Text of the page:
Ravelry Inspired: Tackle a Project to Learn Something New

Adults often cringe at the idea of trying something they have never before attempted. I like to think of knitters differently. Since most stitch enthusiasts are problem-solvers by the very nature of the hobby they have chosen, the fear of learning doesn’t necessarily resonate as it would with a non-knitter.

If you want to progress in your craft and get beyond the ubiquitous swatch (a.k.a., dishcloth-coaster), you need to evolve that bag of knitting tricks. And where better to see what appeals in the stitching game than Ravelry? These suggestions will have you trying something new before you know it.


cable knitting patterns

Slip Stitch with a Dash of Geometric Design

You get a lot of bang for your knitting buck with the Slippery Slope socks from Interweave Knits Spring 2016. Not only will you be able to practice slip stitch, but you will also be tasked to ensure that the fun geometric pattern plays out as intended. This quote from the project page on Ravelry should light the proper knitting fire: “I have never been in awe of a sock pattern until now. I am so motivated to finish the pair that I’m knitting to cast on this pattern. Stunning!”

Get on the Cable Train

Never tried cables? That’s okay. We are not here to judge. Mostly we are here to validate your knitting addiction. But if you haven’t yet embraced cables, you don’t truly understand just how far you can go. The Central Park Hoodie from knitscene Fall 2006 shows up on Ravelry consistently as a favorite, even 13 years after it was first published! Take it from other knitters: this is the cable project that will define your tipping point into all things cabled.

Detail of Puck’s Tunic from Interweave Knits Summer 2017

Don’t be Scared, Seam Your Garment

So you’re avoiding making certain garments because they require you to seam. Take a deep breath. There are two crucial things you need to watch out for if you take on seaming. Number one, you need to line up your stitches properly so they don’t pucker in weird ways. Number two, make sure the seam is on the inside of the garment. No, you are not the first knitter to make that mistake. As with anything, your seaming will get better with practice. And don’t you want to practice so that you can execute the stunning Puck’s Tunic? Get on the case, and you will soon find that seaming isn’t so scary, after all.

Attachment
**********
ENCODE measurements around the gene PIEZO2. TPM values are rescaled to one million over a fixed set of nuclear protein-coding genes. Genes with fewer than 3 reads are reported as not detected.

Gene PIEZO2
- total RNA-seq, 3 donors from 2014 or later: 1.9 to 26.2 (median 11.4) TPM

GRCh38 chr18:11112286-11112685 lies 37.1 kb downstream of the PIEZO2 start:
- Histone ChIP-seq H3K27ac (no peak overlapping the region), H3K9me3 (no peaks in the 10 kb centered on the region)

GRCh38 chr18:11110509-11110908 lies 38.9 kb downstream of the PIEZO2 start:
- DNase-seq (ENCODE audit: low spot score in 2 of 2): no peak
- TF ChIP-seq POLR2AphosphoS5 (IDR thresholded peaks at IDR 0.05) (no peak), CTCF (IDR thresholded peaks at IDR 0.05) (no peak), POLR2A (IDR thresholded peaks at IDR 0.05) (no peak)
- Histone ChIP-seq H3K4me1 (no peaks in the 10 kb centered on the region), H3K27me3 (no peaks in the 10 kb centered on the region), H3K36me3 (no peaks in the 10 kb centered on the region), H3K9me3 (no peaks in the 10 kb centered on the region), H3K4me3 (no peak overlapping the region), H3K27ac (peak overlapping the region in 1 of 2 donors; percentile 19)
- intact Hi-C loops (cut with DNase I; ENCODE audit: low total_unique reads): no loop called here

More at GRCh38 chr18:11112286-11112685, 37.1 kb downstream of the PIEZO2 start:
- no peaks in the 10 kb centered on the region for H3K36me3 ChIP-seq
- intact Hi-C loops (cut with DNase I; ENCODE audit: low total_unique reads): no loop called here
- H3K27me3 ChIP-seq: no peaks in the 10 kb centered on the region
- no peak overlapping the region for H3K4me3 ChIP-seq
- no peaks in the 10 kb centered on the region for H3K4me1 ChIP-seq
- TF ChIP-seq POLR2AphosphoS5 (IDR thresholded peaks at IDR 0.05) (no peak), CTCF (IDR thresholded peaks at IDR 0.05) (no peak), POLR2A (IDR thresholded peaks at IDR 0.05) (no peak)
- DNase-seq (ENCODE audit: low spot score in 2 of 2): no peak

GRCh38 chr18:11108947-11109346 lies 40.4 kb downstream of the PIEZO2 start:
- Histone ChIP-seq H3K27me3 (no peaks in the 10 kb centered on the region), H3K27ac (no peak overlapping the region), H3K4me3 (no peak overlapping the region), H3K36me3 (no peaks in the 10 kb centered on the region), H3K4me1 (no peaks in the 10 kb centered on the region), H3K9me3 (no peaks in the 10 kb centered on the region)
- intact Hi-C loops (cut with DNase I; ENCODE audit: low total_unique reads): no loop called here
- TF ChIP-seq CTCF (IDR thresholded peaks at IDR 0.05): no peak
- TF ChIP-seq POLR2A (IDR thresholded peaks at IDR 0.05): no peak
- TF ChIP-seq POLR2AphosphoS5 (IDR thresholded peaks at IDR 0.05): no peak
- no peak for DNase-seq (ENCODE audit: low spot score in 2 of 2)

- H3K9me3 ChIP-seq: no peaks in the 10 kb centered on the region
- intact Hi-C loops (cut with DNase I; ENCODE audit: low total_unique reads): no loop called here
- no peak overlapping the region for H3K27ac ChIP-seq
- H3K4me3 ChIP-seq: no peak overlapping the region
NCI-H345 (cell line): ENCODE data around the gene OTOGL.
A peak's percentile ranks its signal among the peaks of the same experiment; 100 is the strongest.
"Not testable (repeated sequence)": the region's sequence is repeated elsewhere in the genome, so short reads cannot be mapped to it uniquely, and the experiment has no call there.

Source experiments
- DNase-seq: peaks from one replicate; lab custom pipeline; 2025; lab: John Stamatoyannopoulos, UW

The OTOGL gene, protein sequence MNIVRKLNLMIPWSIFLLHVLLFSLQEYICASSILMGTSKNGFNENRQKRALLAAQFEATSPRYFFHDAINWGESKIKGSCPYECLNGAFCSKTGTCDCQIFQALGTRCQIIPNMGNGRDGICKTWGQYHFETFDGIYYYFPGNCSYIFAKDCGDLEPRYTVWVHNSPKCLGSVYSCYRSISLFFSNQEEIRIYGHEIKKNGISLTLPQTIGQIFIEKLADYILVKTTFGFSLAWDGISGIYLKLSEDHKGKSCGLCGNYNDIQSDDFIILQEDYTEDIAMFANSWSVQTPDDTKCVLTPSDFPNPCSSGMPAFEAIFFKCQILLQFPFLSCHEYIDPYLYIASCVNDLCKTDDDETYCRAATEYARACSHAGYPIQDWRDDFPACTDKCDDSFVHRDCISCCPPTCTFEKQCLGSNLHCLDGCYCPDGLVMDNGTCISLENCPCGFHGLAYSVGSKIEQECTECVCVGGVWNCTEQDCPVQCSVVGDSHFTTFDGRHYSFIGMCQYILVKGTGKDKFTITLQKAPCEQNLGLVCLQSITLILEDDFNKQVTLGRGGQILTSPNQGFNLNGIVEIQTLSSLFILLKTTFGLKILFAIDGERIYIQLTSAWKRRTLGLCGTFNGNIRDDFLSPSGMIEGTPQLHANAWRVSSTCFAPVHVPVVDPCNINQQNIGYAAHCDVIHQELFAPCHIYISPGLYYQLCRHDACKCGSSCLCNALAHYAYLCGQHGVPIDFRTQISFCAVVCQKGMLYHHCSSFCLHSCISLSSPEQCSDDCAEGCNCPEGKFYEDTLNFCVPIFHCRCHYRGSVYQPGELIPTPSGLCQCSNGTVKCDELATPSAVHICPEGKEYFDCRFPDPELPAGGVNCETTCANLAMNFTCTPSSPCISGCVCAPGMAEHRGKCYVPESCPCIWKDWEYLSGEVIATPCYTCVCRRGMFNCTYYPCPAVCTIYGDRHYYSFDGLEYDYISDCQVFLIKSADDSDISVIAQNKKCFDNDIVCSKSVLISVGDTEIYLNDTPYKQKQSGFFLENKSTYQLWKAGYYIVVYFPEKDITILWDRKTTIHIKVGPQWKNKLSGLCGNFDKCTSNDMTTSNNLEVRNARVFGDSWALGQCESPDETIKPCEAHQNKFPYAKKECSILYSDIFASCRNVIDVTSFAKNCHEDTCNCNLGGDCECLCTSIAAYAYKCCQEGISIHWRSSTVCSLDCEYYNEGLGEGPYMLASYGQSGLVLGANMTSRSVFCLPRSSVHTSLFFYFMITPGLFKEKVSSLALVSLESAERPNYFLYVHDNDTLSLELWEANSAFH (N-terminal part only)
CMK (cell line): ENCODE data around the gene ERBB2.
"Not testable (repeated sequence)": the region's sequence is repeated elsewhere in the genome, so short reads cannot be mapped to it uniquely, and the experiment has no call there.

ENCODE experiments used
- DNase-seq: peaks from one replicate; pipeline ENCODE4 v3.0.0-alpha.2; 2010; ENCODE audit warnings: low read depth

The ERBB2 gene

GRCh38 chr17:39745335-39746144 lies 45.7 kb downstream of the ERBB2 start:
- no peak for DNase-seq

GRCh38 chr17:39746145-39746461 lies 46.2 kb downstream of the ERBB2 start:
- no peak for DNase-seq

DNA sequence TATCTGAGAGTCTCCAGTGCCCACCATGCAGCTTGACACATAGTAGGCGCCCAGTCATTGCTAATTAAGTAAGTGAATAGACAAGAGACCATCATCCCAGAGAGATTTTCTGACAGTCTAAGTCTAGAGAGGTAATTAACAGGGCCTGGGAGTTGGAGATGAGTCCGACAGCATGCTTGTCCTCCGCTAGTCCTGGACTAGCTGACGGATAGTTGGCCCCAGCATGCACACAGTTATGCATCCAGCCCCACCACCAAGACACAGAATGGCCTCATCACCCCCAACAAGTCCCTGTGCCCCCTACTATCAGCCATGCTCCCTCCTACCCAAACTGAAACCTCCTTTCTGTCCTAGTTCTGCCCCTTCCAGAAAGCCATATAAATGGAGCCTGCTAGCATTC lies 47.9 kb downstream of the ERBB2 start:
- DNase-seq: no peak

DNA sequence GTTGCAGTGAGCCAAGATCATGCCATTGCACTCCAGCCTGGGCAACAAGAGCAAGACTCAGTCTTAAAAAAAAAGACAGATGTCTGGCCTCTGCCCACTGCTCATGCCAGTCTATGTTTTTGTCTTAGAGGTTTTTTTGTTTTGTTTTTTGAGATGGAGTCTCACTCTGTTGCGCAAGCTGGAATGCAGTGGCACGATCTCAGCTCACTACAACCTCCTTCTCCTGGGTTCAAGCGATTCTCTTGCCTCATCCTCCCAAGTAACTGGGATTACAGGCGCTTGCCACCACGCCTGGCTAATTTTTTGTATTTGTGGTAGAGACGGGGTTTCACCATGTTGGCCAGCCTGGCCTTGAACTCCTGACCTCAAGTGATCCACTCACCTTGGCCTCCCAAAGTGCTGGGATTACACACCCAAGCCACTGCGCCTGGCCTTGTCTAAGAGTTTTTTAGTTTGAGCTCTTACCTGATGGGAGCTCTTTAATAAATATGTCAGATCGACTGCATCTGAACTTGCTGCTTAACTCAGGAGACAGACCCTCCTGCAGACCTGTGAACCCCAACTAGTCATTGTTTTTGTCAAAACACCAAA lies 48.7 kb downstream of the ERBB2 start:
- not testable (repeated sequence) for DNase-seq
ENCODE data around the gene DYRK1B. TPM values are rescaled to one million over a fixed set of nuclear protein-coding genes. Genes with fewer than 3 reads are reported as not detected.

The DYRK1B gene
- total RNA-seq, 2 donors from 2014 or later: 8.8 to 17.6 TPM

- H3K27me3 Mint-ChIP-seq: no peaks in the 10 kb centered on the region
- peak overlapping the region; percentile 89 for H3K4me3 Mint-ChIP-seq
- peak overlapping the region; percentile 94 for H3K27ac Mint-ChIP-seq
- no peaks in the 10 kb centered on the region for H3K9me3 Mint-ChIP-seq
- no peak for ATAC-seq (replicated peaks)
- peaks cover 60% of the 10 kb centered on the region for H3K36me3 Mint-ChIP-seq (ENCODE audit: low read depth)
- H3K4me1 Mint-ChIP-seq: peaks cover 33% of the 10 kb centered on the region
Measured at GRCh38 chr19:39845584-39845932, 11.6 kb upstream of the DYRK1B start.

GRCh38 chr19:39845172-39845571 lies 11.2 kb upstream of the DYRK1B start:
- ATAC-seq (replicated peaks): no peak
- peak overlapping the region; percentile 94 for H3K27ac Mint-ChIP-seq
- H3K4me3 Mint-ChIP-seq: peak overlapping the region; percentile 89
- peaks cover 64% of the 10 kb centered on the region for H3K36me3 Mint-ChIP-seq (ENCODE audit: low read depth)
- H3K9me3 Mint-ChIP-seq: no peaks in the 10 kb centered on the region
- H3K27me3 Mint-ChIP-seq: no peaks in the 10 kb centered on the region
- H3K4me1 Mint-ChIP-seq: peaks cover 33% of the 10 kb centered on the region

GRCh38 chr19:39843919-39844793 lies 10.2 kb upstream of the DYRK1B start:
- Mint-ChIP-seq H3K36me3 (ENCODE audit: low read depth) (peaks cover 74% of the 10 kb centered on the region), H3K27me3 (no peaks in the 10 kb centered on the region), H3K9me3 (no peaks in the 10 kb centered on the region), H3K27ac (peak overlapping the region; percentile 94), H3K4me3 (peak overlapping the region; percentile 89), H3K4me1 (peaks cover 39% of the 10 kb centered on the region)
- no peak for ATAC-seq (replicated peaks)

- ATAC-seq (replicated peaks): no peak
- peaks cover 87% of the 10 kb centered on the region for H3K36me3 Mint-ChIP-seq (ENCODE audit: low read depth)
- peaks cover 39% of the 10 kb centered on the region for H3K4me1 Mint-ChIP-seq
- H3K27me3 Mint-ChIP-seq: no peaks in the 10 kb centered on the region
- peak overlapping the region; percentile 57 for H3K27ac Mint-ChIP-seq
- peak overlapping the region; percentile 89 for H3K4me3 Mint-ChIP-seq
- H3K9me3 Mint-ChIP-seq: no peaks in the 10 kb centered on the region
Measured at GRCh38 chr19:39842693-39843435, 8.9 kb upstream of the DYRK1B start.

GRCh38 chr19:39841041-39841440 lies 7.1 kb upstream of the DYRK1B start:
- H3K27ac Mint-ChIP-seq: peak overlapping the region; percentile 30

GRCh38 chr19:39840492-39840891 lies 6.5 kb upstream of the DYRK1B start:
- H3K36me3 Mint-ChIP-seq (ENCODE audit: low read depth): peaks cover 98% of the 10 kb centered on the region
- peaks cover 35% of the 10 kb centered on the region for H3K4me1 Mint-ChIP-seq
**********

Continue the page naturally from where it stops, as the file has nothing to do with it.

A Triangle Shawl with Bobbles and Fringe and Lace, OH MY!

Take look at the Aristida Shawl. If this project isn’t a playland of stitch technique, I don’t know what is. You’ve got your lace. You’ve got your bobbles. You’ve got your fringe. And if you’ve never attempted a triangle shawl before, you’ve got access to a well-written pattern that will give you the incentive you need to get started. Found within the pages of knitscene Accessories 2012, you will find there is no turning back from the magical yarnovers that define the execution, allowing this accessory to grow swiftly from your needles and into your wardrobe.

Ribbing and Reversible Cables, a Perfect Pair

Minimalistic yet intriguing, the Lundbye Scarf is an elegant example from Designer Cheryl Toy of what can be done with simple ribbing and reversible cables. I found the most innovative of yarn substitution ideas on Ravelry when reviewing this project. One knitter used baby camel hair, and made this for her husband (bonus points: unisex). Another yarnie chose bamboo yarn, yielding a lightweight summer scarf that can be worn during Women’s Winter (coming sooner than you think!). Yet another stitcher chose a lace weight, hand dyed, speckled yarn that gives this project unexpected depth.

It’s amazing what you can accomplish if given the opportunity to try. You need only create that opportunity for yourself.

Now get to work!

Craft on, crafters –
Jenn

Featured Image Photo Credit: mixetto | Getty Images


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